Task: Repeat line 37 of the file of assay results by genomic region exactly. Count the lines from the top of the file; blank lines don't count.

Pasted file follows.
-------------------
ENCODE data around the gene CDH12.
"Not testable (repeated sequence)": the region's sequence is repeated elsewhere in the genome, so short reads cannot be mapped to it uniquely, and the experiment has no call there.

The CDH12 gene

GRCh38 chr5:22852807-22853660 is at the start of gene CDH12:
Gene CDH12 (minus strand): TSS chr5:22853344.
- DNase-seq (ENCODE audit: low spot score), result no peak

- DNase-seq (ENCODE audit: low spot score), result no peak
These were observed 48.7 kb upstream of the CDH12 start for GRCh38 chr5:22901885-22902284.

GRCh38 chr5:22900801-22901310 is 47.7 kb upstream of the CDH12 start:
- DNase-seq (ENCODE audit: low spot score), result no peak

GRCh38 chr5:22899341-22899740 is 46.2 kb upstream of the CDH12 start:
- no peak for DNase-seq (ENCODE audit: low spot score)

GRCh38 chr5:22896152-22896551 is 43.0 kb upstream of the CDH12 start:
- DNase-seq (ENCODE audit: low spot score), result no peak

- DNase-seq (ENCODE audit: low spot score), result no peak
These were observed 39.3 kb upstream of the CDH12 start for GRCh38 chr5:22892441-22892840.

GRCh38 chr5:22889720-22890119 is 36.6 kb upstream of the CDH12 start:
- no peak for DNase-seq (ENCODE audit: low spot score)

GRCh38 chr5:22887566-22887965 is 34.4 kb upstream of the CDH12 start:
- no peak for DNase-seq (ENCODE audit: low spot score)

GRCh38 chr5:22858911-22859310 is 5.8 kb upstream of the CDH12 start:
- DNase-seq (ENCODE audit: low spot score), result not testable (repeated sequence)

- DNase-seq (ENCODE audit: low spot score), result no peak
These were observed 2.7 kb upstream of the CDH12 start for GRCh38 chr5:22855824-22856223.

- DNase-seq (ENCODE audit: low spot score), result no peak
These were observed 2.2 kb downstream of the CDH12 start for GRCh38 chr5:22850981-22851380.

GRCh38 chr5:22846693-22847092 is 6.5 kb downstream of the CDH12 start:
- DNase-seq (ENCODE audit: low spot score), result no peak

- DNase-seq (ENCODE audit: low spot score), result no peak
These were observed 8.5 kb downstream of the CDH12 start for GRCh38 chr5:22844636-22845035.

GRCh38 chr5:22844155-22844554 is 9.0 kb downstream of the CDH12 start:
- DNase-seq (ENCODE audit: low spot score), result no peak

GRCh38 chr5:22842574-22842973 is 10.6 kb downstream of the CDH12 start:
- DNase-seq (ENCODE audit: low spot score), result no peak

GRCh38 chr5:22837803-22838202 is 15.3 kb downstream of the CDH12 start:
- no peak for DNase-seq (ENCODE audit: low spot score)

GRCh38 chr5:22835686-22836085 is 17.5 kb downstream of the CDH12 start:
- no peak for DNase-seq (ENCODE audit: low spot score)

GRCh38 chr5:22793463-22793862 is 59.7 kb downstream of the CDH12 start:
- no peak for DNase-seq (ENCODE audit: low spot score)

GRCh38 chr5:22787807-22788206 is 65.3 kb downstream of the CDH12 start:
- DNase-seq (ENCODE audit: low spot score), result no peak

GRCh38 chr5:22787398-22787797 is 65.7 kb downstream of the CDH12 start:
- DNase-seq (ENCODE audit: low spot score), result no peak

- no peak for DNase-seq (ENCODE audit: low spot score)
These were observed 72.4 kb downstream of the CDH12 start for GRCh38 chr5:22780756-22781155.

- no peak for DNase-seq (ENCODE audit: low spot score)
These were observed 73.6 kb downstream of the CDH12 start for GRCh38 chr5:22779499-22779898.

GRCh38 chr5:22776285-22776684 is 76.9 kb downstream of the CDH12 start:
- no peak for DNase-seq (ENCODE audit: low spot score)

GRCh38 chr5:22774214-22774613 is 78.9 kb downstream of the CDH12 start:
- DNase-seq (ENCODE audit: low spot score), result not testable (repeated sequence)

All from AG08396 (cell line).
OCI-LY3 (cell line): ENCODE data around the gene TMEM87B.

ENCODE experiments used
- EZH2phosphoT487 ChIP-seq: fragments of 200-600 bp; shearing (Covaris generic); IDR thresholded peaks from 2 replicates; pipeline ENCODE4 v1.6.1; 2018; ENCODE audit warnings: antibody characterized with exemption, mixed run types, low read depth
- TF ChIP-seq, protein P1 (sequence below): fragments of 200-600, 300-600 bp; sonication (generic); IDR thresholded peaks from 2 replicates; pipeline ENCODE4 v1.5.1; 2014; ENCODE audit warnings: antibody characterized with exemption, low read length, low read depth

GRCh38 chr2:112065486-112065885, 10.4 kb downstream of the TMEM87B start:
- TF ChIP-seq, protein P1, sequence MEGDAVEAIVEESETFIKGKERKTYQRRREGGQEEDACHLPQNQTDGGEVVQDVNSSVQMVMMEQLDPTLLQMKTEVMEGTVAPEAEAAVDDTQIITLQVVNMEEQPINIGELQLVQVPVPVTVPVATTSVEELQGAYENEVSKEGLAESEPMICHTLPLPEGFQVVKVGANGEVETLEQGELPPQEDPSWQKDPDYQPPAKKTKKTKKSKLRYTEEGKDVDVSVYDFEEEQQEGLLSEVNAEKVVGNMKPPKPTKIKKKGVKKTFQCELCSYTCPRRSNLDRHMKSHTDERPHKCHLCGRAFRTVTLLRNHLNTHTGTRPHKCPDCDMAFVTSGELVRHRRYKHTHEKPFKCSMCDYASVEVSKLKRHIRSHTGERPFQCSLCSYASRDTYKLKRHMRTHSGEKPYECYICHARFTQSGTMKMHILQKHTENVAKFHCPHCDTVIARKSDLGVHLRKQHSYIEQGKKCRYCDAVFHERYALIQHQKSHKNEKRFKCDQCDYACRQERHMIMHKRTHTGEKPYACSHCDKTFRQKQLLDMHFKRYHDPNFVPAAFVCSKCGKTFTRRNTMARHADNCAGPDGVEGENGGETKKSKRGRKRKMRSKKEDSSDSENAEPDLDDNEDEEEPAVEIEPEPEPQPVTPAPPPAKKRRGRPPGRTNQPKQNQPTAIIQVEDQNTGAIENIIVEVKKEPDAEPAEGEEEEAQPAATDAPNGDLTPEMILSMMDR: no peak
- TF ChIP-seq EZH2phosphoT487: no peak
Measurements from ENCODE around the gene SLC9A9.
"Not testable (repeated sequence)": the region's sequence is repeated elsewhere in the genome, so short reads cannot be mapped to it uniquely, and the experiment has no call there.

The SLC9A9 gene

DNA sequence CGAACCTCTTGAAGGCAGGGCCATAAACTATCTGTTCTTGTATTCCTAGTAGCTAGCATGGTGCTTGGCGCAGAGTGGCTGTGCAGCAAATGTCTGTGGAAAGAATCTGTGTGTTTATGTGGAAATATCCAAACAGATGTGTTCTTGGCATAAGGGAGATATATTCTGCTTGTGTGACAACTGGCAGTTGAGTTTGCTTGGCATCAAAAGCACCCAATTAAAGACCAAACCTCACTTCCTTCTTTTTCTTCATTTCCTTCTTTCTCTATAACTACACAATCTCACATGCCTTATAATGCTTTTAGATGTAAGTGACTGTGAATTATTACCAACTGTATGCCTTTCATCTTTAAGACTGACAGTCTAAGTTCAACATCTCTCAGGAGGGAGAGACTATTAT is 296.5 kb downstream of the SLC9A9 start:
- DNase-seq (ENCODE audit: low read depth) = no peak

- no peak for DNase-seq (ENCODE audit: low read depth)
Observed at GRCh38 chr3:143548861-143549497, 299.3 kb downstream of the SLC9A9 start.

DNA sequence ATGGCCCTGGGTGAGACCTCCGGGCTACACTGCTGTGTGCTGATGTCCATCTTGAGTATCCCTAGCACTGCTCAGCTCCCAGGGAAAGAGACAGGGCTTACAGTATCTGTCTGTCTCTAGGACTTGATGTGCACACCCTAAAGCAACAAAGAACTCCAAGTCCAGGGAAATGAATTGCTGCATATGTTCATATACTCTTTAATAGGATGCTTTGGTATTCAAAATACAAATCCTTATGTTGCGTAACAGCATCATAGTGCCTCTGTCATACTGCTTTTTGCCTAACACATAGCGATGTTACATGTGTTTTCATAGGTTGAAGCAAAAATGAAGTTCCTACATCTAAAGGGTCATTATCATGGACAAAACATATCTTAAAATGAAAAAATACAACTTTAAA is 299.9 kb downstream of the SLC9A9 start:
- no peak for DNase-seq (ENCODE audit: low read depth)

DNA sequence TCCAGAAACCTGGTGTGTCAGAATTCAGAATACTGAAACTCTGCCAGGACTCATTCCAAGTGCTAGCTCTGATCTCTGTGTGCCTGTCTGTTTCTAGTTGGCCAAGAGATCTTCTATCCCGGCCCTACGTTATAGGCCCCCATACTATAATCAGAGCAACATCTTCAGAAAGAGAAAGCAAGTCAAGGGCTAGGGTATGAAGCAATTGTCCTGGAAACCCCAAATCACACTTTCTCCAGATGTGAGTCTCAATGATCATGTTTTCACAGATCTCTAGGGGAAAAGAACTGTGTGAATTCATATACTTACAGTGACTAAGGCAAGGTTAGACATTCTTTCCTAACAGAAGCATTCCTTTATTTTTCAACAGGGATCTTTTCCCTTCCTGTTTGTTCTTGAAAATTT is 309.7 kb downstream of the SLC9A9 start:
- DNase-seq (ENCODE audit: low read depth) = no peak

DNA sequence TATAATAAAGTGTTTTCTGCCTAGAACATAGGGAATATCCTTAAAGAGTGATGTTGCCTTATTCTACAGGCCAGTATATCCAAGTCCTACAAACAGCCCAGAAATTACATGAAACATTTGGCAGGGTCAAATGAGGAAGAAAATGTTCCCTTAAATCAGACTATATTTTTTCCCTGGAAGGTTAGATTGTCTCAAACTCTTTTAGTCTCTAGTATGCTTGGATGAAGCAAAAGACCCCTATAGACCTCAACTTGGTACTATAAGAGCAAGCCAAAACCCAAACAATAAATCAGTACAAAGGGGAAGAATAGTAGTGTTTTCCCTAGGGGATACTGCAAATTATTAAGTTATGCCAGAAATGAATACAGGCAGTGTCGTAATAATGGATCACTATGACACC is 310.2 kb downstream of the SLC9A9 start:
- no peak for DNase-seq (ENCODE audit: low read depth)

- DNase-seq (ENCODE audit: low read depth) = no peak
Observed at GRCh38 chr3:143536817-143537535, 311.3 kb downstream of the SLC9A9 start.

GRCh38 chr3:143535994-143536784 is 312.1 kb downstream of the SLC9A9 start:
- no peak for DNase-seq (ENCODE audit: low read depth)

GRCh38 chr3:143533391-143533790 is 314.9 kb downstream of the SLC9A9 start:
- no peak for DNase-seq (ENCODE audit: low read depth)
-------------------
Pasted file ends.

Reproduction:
GRCh38 chr5:22835686-22836085 is 17.5 kb downstream of the CDH12 start: